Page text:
8. Didn't feel this was worth a thread yet, so thought I'd park it here for now. I'm less interested in these companies for their culinary attractions, more for their business plans.
  9. Without wishing to contradict your claim of expensiveness, I would point out that the restaurants in Dublin, and EU generally, likely see a lot less of the proceeds of your check, than is the case in the US. EU sales taxes (VAT) mostly = 15-33% are always included in the price, and service charges (tips) are sometimes/often/always included, depending on country. Also, the excise tax on a bottle of wine in Dublin is 700% higher than the combined federal & DC excise tax. $0.50 vs. $3.60. On a 20 Euro wine in the grocery store, just under 7 Euro or 40% of the cost via excise and sales tax finds it way to gummint. Consequently, 10 Euro wines have faded into history.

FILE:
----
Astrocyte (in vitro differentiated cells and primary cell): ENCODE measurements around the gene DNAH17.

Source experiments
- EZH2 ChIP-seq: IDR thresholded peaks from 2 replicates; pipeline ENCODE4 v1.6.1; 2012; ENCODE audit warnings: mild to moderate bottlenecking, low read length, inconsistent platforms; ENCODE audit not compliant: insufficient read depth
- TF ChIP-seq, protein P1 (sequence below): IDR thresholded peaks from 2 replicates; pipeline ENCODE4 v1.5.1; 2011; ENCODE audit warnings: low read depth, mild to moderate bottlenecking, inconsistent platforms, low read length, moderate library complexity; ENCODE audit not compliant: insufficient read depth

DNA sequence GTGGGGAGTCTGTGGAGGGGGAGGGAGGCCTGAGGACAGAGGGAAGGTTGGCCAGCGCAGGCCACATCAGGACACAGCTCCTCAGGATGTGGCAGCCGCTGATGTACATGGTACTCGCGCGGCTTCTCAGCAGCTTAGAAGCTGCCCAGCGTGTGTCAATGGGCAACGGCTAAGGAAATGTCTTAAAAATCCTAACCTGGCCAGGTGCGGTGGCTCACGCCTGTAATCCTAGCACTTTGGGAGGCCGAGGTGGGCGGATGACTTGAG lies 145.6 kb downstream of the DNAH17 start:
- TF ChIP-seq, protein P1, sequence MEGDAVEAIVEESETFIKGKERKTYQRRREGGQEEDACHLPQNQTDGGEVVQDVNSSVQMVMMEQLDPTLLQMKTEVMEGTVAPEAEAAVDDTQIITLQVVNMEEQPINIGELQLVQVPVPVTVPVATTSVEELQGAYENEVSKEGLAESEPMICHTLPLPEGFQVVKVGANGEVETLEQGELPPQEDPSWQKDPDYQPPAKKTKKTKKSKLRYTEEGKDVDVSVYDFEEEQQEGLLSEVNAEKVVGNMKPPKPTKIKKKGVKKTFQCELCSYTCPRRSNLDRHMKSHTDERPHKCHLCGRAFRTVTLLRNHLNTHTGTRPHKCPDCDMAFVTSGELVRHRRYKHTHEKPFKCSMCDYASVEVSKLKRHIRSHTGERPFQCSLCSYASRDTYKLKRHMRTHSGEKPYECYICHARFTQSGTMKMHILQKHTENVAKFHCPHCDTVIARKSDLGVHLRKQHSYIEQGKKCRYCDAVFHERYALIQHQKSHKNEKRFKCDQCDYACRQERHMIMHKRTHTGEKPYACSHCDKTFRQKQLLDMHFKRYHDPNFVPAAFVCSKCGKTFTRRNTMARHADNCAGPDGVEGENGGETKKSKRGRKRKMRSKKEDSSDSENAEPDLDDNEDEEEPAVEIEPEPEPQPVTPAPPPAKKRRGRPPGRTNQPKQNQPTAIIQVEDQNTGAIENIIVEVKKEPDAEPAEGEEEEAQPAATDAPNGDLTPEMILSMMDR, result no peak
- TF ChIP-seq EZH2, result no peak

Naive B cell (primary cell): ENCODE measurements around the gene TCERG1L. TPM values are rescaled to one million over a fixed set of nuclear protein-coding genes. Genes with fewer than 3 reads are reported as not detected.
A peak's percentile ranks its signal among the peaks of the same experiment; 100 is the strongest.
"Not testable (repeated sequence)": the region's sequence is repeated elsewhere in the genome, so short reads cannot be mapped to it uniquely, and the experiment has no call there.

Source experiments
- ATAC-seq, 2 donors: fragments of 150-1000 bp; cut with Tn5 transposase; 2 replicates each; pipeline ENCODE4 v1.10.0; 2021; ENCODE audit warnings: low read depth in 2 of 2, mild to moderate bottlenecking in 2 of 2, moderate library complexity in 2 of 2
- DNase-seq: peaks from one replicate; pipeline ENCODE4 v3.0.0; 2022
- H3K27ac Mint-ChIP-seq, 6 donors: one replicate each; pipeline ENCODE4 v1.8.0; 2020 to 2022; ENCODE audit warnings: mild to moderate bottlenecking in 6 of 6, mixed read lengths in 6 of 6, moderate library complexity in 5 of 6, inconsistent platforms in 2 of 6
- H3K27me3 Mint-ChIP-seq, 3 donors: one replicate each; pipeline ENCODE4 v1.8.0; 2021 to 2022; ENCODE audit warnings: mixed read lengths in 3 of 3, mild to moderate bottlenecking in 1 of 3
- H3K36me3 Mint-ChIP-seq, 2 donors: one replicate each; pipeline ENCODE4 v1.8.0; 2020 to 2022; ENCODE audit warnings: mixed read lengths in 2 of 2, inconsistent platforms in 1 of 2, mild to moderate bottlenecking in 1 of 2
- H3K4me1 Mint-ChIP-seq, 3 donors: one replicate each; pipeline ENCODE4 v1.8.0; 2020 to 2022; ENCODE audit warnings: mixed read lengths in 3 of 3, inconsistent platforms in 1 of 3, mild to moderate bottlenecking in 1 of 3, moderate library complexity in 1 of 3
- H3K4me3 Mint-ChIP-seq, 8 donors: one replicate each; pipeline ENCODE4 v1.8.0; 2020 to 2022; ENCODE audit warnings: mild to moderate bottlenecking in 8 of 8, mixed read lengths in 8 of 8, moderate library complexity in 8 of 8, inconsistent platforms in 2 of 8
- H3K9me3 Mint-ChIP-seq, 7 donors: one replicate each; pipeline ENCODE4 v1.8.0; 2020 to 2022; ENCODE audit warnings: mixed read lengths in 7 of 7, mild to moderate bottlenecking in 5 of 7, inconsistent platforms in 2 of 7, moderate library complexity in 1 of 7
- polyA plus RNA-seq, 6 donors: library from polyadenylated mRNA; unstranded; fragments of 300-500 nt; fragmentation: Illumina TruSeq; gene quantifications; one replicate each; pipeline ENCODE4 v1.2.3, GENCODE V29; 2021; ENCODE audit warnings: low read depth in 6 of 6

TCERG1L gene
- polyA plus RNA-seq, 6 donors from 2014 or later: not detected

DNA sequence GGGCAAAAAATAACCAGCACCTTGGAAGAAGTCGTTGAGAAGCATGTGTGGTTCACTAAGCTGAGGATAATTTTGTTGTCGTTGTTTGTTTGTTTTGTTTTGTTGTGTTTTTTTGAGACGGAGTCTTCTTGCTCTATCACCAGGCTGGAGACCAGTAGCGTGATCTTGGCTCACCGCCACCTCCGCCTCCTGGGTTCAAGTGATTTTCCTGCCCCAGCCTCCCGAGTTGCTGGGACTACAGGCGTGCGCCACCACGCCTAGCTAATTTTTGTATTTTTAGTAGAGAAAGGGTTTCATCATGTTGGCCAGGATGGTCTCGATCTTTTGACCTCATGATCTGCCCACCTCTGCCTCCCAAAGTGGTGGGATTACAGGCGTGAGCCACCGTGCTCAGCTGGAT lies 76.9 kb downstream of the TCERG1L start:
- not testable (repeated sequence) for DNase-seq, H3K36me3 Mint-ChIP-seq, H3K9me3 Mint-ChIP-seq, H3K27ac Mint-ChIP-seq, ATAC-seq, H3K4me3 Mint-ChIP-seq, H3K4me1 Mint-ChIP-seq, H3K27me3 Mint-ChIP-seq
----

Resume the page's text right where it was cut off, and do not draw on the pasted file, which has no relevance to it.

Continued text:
10. I get a daily solicitation email from a marketing vendor, that I told was not getting my biz. I save them unopened. When I've collected 100, I'll contact them and tell them I'm thinking of opening and marking them all as spam.
  11. The Queen, AKA Brenda, has acceded to BoJo's request to Prorogue (shut down) Parliament. The effect will be to limit time for debate on any proposals, or lack thereof. In a little over 24 hours 850K+ signed a petition in oppo. https://petition.parliament.uk/petitions/269157
  12. Think you're on the money there. In EU, Germans are considered the inventors of the auto. They are the world's pre-eminent engineers generally. If you need to buy an obscure part for an obscure industrial machine, and find that there are only three manufacturers globally, it's likely that one, two, or all three of them will be German. Such companies form the backbone of the Mittlestand, selling to a global market, but you've got to wonder if they'll lose market share to 3D printers. Mittlestand Rudolf Diesel was also.......